Brussels, 20 Jan 2004
Supplying safer, healthier, better seafood
This week, the EU will unveil a far-reaching €25 million 'integrated research project', SEAFOODplus, covering all aspects of this important sector, including health, safety, ethics, environment and economics.
Research underscores the importance of tracking food from the (aqua)farm to the fork
On 22 January, a new integrated project on seafood health, safety and quality will be formally launched. The aim of the research will be to reduce the health problems and diseases associated with seafood/fish farming and production.
Food safety has been a major issue at the European level since a number of food scares – such as mad cow's disease affecting meat in the UK and dioxin contamination in the whole food chain in Belgium – came to light.
Through its Sixth Framework Programme (FP6) for research, the Commission has come up with a useful tool – the so-called integrated projects instrument – for tackling the multiple facets of such a complex research topic.
The SEAFOODplus integrated project will focus on five strategic clusters, taking into account the various elements in the seafood chain, namely the ethics of fish farming, consumer needs, environmental and sustainability issues, as well as ways of improving the production process and better using by-products. A sixth topic area will focus on the problems of seafood traceability, the much-talked about 'farm to fork' principle in tracking food from its origins to the consumer table.
A drop in the ocean
The EU's contribution to the project – through FP6's priority 5 'food quality and safety' – will cover some 55% of the €26 million total budget. Among the 70 partners from 16 European countries in the consortium are representatives from industry, academia and commerce – especially small-and medium-sized companies.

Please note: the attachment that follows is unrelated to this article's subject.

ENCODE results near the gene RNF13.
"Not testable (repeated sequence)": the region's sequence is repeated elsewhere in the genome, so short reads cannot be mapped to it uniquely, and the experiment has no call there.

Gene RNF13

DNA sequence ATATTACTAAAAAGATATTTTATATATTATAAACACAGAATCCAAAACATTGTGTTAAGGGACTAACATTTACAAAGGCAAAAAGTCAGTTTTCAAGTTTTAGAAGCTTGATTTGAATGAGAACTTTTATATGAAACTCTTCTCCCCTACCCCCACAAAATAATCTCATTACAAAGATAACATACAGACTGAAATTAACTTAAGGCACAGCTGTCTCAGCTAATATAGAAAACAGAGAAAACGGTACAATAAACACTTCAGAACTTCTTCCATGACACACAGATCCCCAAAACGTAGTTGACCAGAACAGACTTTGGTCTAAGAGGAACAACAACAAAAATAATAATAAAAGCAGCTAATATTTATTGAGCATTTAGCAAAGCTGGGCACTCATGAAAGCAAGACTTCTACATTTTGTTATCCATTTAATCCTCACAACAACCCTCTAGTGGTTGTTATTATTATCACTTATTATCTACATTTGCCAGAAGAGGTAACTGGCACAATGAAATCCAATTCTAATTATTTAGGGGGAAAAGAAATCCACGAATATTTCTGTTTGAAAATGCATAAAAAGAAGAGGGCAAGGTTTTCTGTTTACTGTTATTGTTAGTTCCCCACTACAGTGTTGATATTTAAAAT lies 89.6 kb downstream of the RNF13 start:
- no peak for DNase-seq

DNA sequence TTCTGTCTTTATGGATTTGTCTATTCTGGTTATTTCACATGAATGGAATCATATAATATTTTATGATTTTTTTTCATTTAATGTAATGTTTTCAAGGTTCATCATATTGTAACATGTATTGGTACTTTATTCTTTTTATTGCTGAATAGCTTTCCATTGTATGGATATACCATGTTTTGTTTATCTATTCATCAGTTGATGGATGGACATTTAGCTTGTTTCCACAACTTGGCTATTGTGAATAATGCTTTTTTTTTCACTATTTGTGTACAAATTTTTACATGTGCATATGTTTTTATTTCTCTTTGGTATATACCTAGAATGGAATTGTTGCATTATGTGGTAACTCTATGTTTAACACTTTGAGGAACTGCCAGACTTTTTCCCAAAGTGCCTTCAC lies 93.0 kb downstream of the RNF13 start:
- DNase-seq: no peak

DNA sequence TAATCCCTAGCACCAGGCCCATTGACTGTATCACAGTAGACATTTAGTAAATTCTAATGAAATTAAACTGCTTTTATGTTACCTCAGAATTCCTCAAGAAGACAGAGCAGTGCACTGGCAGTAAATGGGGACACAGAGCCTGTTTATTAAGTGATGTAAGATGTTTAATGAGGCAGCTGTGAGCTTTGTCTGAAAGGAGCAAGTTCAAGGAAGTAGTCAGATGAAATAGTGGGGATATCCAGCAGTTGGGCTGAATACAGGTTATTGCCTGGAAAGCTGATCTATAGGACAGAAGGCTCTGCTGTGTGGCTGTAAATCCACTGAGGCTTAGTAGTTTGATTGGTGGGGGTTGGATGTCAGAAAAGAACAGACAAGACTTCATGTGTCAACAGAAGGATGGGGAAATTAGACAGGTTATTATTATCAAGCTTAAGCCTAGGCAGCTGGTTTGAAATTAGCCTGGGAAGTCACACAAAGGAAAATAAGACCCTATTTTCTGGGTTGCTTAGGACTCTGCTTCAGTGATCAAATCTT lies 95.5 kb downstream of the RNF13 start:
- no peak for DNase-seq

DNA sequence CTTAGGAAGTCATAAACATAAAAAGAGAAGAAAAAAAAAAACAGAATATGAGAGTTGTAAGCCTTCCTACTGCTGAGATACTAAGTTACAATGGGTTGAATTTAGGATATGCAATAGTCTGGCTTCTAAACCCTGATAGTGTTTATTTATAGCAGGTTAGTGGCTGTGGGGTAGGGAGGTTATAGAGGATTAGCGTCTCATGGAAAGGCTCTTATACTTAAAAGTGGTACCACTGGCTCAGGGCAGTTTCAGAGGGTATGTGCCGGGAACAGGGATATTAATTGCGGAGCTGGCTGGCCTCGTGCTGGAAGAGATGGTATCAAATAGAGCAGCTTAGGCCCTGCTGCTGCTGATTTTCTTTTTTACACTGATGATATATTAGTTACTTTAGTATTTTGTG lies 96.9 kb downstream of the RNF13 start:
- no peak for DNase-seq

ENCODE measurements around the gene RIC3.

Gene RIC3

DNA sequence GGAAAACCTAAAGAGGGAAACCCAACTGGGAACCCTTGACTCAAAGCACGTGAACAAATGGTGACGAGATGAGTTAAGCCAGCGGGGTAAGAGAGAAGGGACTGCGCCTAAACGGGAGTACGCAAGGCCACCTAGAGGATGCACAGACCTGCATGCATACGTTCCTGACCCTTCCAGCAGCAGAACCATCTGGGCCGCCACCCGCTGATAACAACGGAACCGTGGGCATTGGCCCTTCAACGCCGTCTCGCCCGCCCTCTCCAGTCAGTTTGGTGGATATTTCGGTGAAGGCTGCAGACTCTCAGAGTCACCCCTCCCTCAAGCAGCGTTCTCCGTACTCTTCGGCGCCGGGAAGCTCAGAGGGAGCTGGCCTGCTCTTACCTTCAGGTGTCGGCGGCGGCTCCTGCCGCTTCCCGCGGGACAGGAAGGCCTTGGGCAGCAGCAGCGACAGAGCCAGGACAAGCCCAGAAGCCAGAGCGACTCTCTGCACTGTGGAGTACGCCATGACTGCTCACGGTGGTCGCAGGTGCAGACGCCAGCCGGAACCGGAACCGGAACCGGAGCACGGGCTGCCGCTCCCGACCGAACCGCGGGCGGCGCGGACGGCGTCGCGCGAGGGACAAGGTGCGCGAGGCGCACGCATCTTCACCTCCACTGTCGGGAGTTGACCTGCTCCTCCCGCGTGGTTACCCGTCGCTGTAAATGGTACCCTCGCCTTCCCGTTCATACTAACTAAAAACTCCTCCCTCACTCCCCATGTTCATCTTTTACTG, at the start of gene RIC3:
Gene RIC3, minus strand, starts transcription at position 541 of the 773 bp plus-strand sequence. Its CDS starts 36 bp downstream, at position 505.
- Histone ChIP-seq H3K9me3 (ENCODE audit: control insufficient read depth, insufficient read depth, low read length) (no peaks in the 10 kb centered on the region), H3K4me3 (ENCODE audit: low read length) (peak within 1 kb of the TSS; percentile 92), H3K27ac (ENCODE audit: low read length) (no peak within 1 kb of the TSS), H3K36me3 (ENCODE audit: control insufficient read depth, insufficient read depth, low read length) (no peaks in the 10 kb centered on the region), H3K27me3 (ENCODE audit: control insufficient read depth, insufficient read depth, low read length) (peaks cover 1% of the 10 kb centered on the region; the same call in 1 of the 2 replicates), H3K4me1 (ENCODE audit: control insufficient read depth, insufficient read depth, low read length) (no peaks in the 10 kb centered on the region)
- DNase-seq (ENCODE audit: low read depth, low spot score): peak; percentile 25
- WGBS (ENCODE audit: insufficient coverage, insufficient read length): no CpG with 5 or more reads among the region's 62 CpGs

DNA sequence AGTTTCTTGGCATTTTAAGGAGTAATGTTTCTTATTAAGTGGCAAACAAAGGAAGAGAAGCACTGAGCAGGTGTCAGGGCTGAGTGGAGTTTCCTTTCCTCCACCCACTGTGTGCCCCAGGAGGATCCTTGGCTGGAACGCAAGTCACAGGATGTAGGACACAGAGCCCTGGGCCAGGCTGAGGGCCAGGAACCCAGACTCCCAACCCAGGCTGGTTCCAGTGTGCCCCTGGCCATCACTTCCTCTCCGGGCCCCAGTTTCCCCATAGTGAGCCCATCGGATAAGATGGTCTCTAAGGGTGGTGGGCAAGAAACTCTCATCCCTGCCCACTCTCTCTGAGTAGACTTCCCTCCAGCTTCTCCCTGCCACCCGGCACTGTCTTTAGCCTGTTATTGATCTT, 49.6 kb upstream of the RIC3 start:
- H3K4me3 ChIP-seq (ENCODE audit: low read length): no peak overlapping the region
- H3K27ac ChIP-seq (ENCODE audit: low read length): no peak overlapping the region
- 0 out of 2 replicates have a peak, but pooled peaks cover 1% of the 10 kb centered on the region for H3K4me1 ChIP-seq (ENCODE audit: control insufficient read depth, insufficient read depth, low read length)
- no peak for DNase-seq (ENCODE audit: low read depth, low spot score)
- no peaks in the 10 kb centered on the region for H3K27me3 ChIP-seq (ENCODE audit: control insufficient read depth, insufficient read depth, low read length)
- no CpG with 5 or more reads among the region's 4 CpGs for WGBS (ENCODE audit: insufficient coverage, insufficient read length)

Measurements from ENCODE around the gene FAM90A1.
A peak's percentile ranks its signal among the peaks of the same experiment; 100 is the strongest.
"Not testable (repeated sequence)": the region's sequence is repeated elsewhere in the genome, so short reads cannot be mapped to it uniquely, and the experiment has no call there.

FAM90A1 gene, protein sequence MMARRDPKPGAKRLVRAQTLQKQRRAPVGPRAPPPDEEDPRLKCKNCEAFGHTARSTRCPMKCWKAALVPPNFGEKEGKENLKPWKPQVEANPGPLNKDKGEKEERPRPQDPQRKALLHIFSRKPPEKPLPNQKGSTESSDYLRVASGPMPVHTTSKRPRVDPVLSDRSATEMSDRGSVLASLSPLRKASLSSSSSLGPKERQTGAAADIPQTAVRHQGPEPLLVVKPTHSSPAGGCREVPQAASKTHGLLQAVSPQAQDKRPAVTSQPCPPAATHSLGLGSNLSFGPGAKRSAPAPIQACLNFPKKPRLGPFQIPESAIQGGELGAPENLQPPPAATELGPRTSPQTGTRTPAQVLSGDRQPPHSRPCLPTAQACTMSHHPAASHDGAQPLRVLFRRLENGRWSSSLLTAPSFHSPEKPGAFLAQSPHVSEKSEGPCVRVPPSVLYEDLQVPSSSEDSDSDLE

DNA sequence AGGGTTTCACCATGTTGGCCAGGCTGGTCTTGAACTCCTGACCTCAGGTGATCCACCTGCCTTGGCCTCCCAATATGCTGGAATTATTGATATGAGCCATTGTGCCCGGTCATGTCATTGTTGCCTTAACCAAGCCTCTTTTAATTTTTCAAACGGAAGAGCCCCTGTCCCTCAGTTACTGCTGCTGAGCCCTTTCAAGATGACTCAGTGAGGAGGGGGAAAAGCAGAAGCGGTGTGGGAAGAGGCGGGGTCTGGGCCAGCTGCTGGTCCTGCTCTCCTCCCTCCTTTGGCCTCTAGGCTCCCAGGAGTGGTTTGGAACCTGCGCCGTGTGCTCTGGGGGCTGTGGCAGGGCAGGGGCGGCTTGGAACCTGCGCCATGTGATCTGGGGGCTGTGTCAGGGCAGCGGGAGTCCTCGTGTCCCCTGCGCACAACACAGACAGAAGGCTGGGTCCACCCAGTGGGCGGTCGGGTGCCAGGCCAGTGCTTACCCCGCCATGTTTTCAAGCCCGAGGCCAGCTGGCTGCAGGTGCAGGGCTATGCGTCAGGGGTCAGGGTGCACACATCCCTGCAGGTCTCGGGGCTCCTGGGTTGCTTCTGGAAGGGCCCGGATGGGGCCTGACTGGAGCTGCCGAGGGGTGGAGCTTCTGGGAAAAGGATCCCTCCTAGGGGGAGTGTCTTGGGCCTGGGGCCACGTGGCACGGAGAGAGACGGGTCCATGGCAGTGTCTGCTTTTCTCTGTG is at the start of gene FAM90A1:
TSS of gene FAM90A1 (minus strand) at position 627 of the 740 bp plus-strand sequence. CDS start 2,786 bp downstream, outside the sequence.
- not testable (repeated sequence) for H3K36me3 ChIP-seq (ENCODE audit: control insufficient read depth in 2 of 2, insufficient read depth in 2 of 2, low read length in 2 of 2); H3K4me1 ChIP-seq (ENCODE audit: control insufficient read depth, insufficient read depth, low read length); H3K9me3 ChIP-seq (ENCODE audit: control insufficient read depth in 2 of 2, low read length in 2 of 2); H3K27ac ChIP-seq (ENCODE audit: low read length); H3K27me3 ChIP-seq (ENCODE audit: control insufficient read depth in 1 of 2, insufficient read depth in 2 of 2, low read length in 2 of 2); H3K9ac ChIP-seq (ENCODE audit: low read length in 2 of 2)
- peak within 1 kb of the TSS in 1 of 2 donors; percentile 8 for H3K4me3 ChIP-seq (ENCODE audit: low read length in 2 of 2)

Heading up the integrated project, which kicked off on 1 January and will last four and half years, is Professor Torger Børresen, a well-respected Danish fisheries scientist. He will be supported by a council of 12 experts responsible for the many sub-projects within the overall research project.
Thursday's official launch of the project at the Borschette Centre in Brussels will be an opportunity to raise awareness of the importance of seafood in Europe. High-level representatives from the Commission will speak about the EU's research initiatives involving seafood, which will be followed by several presentations, including 'seafood and nutrition', 'seafood and consumer behaviour and well being', 'seafood from aquaculture' and ending with a discussion on the project's broad-reaching scientific programme.